Iran held the 24th International Handicrafts Exhibition to mark World Handicrafts Day on Tuesday June 10, 2014 … at Tehran’s International Fairground.

The World Handicrafts Council was established by the United Nations Educational, Scientific and Cultural Organization (UNESCO) and 90 countries have already joined it.
Iran is home to one of the richest art heritages and handicrafts in world history and distinguished in many disciplines, including architecture, painting, weaving, pottery, calligraphy, metalworking and stone masonry.

Persians were among the first to use mathematics, geometry, and astronomy in architecture and also have extraordinary skills in making massive domes which can be seen frequently in the structure of bazaars and mosques.


Prominent archeologist Roman Ghirshman said, “The taste and talent of these people [Iranians] can be seen through the designs of their earthenware.”

Of the thousands of archeological sites and historical ruins of Iran, almost every one of them can be found to have been filled, at some point, with earthenware of exceptional quality.


Exhibition: Persian Caligraphy at Smithsonian’s Freer and Sackler Galleries, Washington, DC (Opening: Sept.13 – End: March 2015)


During a prolific 200-year period in the 14th-16th centuries, four master calligraphers invented one of the most aesthetically refined forms of Persian culture: nasta‘liq, a type of calligraphy so beautiful that for the first time the expressive form of the words eclipsed their meaning. “Nastaliq: The Genius of Persian Calligraphy,” opening Sept. 13 at the Smithsonian’s Arthur M. Sackler Gallery, displays 20 rarely seen masterworks created by the script’s greatest practitioners, tracing its evolution from a simple style of writing to a potent form of artistic expression.

This is the first exhibition ever to focus specifically on nasta‘liq, which was used primarily to write poetry, Persia’s quintessential form of literature. With sinuous lines, short vertical strokes and an astonishing sense of rhythm, the script was an immediate success and was rapidly adopted throughout the Persian-speaking world from Turkey to India. The exhibition shows how generations of itinerant calligraphers, bound by the master-pupil relationship, developed, enhanced and spreadnasta‘liq between major artistic centers.

Nasta‘liq represents one of the most accomplished forms of Persian art, developed at a time of cultural and artistic effervescence in Iran,” said Simon Rettig, exhibition curator and curatorial fellow at the Freer and Sackler galleries. “In a sense, it became the visual embodiment of the Persian language enthusiastically embraced from Istanbul to Delhi and from Bukhara to Baghdad.”



More info and pictures:



Series American couple in Iran: Audry’s cites on Persepolis: Ancient Persia, Modern Lessons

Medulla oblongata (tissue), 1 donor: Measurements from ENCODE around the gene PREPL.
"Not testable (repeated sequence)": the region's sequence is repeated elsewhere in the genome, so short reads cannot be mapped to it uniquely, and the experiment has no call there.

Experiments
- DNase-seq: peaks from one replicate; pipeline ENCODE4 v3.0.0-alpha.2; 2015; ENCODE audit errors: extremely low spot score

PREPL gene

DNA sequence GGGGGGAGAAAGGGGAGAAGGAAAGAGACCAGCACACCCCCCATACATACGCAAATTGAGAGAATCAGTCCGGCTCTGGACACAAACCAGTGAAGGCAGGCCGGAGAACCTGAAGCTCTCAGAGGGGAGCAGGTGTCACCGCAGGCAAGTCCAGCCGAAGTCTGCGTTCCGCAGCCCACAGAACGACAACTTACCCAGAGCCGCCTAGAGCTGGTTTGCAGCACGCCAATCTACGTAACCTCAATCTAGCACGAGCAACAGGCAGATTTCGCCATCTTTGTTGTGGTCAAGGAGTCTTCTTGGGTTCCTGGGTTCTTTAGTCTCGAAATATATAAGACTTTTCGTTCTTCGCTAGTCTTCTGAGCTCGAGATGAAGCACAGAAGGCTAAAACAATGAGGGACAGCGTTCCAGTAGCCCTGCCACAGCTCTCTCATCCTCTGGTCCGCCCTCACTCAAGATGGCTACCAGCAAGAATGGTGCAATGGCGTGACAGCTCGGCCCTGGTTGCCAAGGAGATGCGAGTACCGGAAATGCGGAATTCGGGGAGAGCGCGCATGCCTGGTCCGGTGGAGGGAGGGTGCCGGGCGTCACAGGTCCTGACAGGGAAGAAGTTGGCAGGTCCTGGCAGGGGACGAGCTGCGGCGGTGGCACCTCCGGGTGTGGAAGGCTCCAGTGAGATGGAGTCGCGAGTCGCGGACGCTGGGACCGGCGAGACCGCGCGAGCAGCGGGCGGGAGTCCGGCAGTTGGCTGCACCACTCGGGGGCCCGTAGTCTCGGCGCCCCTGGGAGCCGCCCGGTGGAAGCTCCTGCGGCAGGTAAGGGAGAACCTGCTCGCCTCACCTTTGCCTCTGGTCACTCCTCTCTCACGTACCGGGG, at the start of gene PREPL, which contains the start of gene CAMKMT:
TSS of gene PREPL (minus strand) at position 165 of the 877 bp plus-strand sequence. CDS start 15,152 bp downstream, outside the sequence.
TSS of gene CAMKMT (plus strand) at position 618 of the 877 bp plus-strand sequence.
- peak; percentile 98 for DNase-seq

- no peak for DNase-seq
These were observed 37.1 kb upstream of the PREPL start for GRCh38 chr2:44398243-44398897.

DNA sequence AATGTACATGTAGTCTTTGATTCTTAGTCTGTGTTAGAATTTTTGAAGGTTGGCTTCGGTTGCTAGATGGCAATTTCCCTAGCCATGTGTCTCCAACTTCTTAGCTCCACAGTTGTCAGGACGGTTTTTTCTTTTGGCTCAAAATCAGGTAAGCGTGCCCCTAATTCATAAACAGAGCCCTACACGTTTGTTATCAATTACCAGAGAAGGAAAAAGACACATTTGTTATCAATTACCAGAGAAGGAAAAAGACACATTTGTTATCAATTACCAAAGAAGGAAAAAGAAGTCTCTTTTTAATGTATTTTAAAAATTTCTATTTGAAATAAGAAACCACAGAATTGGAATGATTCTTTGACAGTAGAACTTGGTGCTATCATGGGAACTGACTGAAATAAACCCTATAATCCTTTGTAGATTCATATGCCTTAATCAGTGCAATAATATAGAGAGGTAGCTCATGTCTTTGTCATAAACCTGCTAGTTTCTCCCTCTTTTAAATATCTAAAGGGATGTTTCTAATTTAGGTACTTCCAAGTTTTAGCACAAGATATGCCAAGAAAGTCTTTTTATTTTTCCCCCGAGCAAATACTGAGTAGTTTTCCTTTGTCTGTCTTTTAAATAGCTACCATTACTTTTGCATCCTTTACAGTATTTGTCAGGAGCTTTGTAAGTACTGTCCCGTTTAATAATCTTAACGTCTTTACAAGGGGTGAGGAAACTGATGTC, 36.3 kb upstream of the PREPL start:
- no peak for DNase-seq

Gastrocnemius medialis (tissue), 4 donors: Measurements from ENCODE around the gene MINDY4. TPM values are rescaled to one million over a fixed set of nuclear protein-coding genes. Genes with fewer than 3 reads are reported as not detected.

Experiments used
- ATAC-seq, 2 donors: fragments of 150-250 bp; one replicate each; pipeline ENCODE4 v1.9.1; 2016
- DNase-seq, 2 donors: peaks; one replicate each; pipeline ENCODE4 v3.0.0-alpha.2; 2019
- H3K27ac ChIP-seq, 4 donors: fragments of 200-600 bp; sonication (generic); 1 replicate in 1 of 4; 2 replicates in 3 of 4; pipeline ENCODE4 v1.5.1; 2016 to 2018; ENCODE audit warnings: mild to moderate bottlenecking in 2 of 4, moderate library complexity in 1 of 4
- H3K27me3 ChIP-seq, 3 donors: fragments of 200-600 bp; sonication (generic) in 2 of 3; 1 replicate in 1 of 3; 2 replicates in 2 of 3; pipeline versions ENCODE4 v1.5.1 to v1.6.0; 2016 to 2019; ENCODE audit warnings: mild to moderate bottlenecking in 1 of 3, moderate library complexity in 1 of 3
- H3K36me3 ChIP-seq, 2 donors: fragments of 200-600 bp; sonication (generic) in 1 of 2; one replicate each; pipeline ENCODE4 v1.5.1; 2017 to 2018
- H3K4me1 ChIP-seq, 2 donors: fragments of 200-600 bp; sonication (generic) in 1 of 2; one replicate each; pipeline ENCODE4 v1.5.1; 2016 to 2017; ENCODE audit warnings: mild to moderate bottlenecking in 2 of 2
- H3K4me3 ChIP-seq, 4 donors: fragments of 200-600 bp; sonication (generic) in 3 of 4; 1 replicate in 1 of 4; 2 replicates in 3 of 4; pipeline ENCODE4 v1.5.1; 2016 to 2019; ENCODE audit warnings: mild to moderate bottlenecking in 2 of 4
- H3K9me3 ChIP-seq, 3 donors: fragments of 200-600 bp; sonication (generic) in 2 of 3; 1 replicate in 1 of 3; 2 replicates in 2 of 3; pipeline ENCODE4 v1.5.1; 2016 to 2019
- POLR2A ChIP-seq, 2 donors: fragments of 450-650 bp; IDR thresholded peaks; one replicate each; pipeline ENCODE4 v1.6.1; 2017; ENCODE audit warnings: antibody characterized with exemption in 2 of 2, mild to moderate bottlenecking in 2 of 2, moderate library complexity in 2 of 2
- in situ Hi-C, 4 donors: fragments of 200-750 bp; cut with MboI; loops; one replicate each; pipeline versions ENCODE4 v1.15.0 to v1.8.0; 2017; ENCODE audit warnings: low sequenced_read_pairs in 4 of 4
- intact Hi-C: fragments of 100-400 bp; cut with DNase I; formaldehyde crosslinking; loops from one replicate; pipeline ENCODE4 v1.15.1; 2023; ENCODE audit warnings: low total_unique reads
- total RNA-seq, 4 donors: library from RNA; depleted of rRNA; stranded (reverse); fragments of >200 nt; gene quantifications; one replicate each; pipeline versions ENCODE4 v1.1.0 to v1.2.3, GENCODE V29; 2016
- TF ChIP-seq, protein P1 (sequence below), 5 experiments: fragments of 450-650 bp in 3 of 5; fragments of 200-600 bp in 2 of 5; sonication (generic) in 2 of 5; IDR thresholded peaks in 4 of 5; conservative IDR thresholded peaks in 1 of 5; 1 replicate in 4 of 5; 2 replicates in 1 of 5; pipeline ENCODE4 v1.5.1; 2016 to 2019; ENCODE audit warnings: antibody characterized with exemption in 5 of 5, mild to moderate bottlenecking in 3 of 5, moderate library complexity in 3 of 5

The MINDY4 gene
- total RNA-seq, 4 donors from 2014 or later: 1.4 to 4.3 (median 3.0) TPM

Although Persepolis is one of Iran’s top archeological and tourist sites, I was careful to keep my expectations in check before visiting. After all, what would remain of the 2,500 year-old capital of the Achaemenid Empire? Amidst crumbled columns, I found great detail that blew me away and a surprising connection to the present.

Gate of All Nations - Persepolis, Iran

Gate of All Nations – Persepolis, Iran

When I first entered Persepolis through the Gate of All Nations, I was struck by the scale of it all – the statues, the columns, the great stone. I tried to imagine the process of transporting the raw materials to this place, constructing the city and palace, and fashioning it all without the mechanical means we have today. […]

Persepolis eastern staircase leading to Apadana Palace, all 23 subject nations represented.

Persepolis eastern staircase leading to Apadana Palace, all 23 subject nations represented.

Like a camera lens, my eyes began to focus on stone-carved details — hair, faces, beards, hats, and clothes, gifts carried in hands. That you could still make out every curl in a beard, eyelash on a camel and softened skin of soldiers holding hands — 2,500 years later – struck me as truly spectacular. […]

And it went on like this, through the citizens of each member nation — Egyptians, Assyrians, Indians, Tajiks, and so on. Each was easily identifiable, their physical appearance and cultural trappings preserved in stone from 500 B.C. […]

It was the whole of these details that to me seemed to define the character of the Achaemenid Empire: a multi-ethnic ancient empire built on respecting – if not maintaining — the diversity of many cultures amidst a unifying loyalty to one king. […]

Persian and Median soldiers holding hands, leading the way to the king.

Persian and Median soldiers holding hands, leading the way to the king.

Cyrus the Great’s Human Rights Charter